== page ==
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Revitalising - 86%

PassiveMetalhead, March 20th, 2017
Written based on this version: 2017, Digital, Southern Lord Recordings (Bandcamp)

Just like bands such as God Forbid and Shadows Fall, Darkest Hour never really reached the level of popularity that the NWOAHM propelled most bands up to. Darkest Hour’s back catalogue may not be anything utterly groundbreaking or contains no definitive classics but their discography has remained consistently impressive during their 21 year career. But, unlike the aforementioned genre-neighbours, Darkest Hour is still around and remains relevant in today’s scene.

The fact that Darkest Hour’s ninth album, “Godless Prophets & The Migrant Flora”, was formed from a crowd-funding campaign eloquently explains how relevant this band still is and how they have managed to cling onto existence in this day and age; especially during the demise of so many of their peers. “Godless Prophets & The Migrant Flora” maintains their long string of great albums and nails the balance between hostility and melody more so than any other record Darkest Hour has created.

This balance remains cohesive throughout the entire album as there aren’t any tracks that sound more melodic or more belligerent than others. Those who prefer the band’s melodic tendencies will find that particular tracks such as ‘None of this is the Truth’ and ‘Those Who Survived’ hearken back to their “Deliver Us” days. During these songs, Darkest Hour demonstrates their ability to utilise the space created in some brief airy, dreamlike interludes to display additional guitar hooks and spiralling riffs. Commencing with mournful acoustics and drifting harmonies, “Widowed” is the only song on this album solely focused on tenderness; even though it only stands at 90 seconds long, it doesn’t feel like a redundant addition.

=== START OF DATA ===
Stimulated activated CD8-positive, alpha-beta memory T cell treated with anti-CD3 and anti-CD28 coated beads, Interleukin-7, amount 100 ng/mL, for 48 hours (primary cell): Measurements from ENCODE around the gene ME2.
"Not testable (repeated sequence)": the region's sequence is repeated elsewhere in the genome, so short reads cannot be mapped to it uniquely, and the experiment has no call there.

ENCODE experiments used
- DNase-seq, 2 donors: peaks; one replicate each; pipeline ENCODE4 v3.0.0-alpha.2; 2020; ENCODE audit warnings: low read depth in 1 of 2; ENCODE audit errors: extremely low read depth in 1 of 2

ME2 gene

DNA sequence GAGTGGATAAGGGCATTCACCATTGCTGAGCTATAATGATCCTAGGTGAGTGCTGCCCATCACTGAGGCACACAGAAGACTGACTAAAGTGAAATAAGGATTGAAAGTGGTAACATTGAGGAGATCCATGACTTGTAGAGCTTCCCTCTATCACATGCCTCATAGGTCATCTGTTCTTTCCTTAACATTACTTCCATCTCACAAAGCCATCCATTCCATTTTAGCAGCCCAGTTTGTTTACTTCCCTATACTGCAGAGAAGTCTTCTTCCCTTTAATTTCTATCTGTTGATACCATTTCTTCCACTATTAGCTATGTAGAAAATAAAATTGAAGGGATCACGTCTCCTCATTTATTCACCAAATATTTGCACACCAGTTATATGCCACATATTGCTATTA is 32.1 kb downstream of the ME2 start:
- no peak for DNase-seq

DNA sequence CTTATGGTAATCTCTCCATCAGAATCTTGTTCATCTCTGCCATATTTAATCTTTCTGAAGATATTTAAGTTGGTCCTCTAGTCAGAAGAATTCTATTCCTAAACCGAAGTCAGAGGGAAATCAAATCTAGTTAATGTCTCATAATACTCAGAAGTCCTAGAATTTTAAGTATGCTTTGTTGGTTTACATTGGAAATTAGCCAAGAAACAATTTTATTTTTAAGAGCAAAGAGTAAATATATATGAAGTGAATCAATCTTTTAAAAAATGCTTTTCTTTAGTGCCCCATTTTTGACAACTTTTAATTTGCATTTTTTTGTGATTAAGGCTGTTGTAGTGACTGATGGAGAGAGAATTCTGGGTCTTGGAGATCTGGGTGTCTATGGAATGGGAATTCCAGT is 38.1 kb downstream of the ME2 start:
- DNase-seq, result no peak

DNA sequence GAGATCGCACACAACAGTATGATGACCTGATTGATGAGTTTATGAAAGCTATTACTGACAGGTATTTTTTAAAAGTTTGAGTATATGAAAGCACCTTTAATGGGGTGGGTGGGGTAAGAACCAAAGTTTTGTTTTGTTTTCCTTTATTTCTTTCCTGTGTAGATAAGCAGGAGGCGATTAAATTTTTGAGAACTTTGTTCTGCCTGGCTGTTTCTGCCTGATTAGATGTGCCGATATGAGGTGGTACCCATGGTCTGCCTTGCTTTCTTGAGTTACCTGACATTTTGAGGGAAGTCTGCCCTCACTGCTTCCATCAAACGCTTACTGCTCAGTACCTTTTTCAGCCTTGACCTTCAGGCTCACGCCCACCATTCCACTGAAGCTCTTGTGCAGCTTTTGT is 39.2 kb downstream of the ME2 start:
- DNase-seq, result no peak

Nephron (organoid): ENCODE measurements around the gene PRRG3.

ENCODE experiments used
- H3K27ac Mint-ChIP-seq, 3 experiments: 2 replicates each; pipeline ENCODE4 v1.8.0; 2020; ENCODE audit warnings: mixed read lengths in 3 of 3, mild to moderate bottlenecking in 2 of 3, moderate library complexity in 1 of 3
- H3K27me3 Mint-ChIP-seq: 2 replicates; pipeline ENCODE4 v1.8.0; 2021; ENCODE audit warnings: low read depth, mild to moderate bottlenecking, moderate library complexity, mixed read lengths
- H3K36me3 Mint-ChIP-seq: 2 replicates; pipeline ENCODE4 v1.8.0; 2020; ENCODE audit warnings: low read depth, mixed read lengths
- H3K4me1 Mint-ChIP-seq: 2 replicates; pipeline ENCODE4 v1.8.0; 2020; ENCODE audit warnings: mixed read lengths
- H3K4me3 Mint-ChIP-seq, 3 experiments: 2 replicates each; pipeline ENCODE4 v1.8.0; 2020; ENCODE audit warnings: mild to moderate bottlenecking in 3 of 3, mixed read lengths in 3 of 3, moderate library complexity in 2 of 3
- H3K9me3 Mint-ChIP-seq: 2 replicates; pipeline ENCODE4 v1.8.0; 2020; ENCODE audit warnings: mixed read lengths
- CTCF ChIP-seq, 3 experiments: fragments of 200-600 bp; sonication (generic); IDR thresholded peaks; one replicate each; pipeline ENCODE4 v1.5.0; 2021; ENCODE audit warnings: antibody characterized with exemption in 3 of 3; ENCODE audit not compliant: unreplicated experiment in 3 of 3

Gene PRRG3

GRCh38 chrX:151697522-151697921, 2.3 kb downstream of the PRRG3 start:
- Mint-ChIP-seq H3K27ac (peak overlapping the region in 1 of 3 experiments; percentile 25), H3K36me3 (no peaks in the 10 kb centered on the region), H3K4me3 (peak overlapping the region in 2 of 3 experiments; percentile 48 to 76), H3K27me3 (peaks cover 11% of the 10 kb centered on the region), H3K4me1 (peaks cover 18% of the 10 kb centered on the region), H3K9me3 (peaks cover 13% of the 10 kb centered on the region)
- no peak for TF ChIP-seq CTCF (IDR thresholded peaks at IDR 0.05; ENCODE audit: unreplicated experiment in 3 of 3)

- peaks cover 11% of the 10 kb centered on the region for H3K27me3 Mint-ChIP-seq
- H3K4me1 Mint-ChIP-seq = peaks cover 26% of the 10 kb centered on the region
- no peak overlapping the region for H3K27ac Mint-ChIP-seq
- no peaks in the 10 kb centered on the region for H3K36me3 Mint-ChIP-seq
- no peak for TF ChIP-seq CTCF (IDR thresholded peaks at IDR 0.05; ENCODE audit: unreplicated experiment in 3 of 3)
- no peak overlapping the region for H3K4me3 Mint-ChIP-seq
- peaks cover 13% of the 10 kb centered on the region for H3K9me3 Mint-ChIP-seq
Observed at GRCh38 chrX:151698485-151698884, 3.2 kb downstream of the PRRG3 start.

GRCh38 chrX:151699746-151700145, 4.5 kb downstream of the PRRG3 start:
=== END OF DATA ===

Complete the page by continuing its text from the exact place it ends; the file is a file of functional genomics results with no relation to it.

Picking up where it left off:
“Godless Prophets & The Migrant Flora” is the first album of Darkest Hour’s catalogue with Kurt Ballou behind the sound desk. His coarse style of production compliments the band’s aggressive conviction in a way that makes each song sound especially ferocious. While there is a strict sense of melody located in each song, this album still sounds enraged. The opener, ‘Knife in a Safe Room’, and ‘The Flesh & The Flowers of Death’ wastes no time sliding into vigilant screams and introduces Mike Schleibaum and Michael Carrigan’s curiously jagged riffs. Travis Orbin also sounds just as wild as his peers while executing his violent blast beats and breathtaking fills during ‘This is the Truth’. Furthermore, each solo included on this album (and there are a lot) feels like it hasn’t been included pointlessly in the songs as they all propel the rapid rhythm Darkest Hour play to even further, most notably in the hostile ‘In The Name of Us All’.

Far from a negative, but due to the impressive musicianship, the core conceptual messages that this album is based on pass by relatively unnoticed. A few lyrics stand out during the rare moments that there isn’t an alarming guitar hook or an authoritative rhythm section, particularly the chorus on ‘Those Who Survived’, to portray the idea that Mother Nature- the most powerful force in existence- has reclaimed the Earth and that any industrialism, religion or politics humans once created is utterly irrelevant in this post-apocalyptic setting.

As impressive as this album is, it falls short of ground-breaking for heavy metal as a whole. Bands like Sylosis have already nailed the post-apocalyptic themes and there are various genres dedicated to playing the same type of belligerence that is displayed here. Nevertheless, focussing purely on Darkest Hour’s career, this is ground breaking. “Godless Prophets & The Migrant Flora” plunges the band head-first into an array of new territories and the band have come out looking stronger than they have been in a decade; perhaps even ever.

Originally written on